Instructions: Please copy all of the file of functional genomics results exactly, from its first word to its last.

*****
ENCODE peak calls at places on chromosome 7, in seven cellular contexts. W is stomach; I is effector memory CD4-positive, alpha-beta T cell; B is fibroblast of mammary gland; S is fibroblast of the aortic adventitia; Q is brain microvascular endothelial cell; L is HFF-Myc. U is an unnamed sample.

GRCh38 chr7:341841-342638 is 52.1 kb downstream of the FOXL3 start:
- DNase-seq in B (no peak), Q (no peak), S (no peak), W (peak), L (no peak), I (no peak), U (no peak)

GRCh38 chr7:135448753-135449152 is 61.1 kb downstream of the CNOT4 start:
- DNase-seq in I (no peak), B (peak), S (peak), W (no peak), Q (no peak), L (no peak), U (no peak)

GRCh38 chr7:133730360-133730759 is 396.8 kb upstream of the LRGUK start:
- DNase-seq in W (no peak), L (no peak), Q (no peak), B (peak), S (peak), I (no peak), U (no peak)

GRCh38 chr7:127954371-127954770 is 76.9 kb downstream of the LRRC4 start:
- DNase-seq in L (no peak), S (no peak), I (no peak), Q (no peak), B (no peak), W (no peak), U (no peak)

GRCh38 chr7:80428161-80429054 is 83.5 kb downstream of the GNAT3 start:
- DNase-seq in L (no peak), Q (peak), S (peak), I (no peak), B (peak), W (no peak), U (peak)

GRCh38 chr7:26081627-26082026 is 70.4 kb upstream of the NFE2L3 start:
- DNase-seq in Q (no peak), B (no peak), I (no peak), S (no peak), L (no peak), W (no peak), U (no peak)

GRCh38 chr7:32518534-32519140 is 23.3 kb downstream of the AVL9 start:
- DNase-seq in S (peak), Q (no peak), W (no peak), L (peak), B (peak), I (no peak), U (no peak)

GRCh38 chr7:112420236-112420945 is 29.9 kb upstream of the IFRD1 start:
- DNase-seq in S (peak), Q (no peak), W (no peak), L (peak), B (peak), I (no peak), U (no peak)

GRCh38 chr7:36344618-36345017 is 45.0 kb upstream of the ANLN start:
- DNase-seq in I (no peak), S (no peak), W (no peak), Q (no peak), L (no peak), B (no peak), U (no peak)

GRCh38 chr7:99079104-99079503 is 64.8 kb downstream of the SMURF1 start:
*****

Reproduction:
ENCODE peak calls at places on chromosome 7, in seven cellular contexts. W is stomach; I is effector memory CD4-positive, alpha-beta T cell; B is fibroblast of mammary gland; S is fibroblast of the aortic adventitia; Q is brain microvascular endothelial cell; L is HFF-Myc. U is an unnamed sample.

GRCh38 chr7:341841-342638 is 52.1 kb downstream of the FOXL3 start:
- DNase-seq in B (no peak), Q (no peak), S (no peak), W (peak), L (no peak), I (no peak), U (no peak)

GRCh38 chr7:135448753-135449152 is 61.1 kb downstream of the CNOT4 start:
- DNase-seq in I (no peak), B (peak), S (peak), W (no peak), Q (no peak), L (no peak), U (no peak)

GRCh38 chr7:133730360-133730759 is 396.8 kb upstream of the LRGUK start:
- DNase-seq in W (no peak), L (no peak), Q (no peak), B (peak), S (peak), I (no peak), U (no peak)

GRCh38 chr7:127954371-127954770 is 76.9 kb downstream of the LRRC4 start:
- DNase-seq in L (no peak), S (no peak), I (no peak), Q (no peak), B (no peak), W (no peak), U (no peak)

GRCh38 chr7:80428161-80429054 is 83.5 kb downstream of the GNAT3 start:
- DNase-seq in L (no peak), Q (peak), S (peak), I (no peak), B (peak), W (no peak), U (peak)

GRCh38 chr7:26081627-26082026 is 70.4 kb upstream of the NFE2L3 start:
- DNase-seq in Q (no peak), B (no peak), I (no peak), S (no peak), L (no peak), W (no peak), U (no peak)

GRCh38 chr7:32518534-32519140 is 23.3 kb downstream of the AVL9 start:
- DNase-seq in S (peak), Q (no peak), W (no peak), L (peak), B (peak), I (no peak), U (no peak)

GRCh38 chr7:112420236-112420945 is 29.9 kb upstream of the IFRD1 start:
- DNase-seq in S (peak), Q (no peak), W (no peak), L (peak), B (peak), I (no peak), U (no peak)

GRCh38 chr7:36344618-36345017 is 45.0 kb upstream of the ANLN start:
- DNase-seq in I (no peak), S (no peak), W (no peak), Q (no peak), L (no peak), B (no peak), U (no peak)

GRCh38 chr7:99079104-99079503 is 64.8 kb downstream of the SMURF1 start: